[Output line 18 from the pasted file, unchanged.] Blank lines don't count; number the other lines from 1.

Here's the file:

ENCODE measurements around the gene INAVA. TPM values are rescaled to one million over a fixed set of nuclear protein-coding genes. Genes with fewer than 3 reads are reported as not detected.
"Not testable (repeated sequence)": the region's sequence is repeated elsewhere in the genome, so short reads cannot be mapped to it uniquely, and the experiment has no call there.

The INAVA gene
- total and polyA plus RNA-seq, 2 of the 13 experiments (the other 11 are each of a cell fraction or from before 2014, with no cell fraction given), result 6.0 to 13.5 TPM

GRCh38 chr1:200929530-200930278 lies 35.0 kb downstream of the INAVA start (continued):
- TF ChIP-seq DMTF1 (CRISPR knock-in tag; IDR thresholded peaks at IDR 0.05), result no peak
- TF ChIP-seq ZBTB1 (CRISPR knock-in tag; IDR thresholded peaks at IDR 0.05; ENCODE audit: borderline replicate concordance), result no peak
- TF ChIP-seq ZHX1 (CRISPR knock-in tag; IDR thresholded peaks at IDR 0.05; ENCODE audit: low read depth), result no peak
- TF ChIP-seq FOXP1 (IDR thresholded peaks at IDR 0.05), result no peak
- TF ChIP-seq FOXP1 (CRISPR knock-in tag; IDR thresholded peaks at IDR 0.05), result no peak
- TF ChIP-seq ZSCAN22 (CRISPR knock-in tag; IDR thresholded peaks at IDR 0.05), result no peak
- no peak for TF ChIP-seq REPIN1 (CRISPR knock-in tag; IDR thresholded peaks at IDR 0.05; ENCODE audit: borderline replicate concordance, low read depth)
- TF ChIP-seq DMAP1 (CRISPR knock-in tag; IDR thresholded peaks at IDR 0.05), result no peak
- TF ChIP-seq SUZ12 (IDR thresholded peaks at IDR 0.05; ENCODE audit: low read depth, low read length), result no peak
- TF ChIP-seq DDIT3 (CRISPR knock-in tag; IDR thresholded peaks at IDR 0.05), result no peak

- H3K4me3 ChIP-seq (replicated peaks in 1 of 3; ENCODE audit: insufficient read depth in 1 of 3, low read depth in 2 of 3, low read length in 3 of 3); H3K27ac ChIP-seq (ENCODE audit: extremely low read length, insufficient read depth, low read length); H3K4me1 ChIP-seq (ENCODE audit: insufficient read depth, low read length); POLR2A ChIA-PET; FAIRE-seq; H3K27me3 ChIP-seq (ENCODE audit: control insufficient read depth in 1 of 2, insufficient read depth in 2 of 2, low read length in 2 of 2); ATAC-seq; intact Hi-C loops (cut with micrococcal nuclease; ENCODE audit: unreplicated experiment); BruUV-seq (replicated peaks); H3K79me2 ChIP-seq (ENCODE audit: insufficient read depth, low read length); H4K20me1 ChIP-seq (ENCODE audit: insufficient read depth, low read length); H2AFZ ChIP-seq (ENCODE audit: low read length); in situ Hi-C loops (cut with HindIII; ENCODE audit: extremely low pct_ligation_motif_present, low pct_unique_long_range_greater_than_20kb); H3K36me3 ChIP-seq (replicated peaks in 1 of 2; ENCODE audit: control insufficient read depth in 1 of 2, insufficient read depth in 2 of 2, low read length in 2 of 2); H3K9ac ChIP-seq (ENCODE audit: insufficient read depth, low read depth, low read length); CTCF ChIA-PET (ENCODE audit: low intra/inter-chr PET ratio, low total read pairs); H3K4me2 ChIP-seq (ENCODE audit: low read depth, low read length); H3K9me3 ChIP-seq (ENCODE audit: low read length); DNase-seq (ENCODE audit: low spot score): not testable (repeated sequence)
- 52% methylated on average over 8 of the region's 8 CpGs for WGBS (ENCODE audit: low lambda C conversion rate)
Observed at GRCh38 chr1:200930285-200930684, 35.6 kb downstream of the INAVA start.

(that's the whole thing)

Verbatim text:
Observed at GRCh38 chr1:200930285-200930684, 35.6 kb downstream of the INAVA start.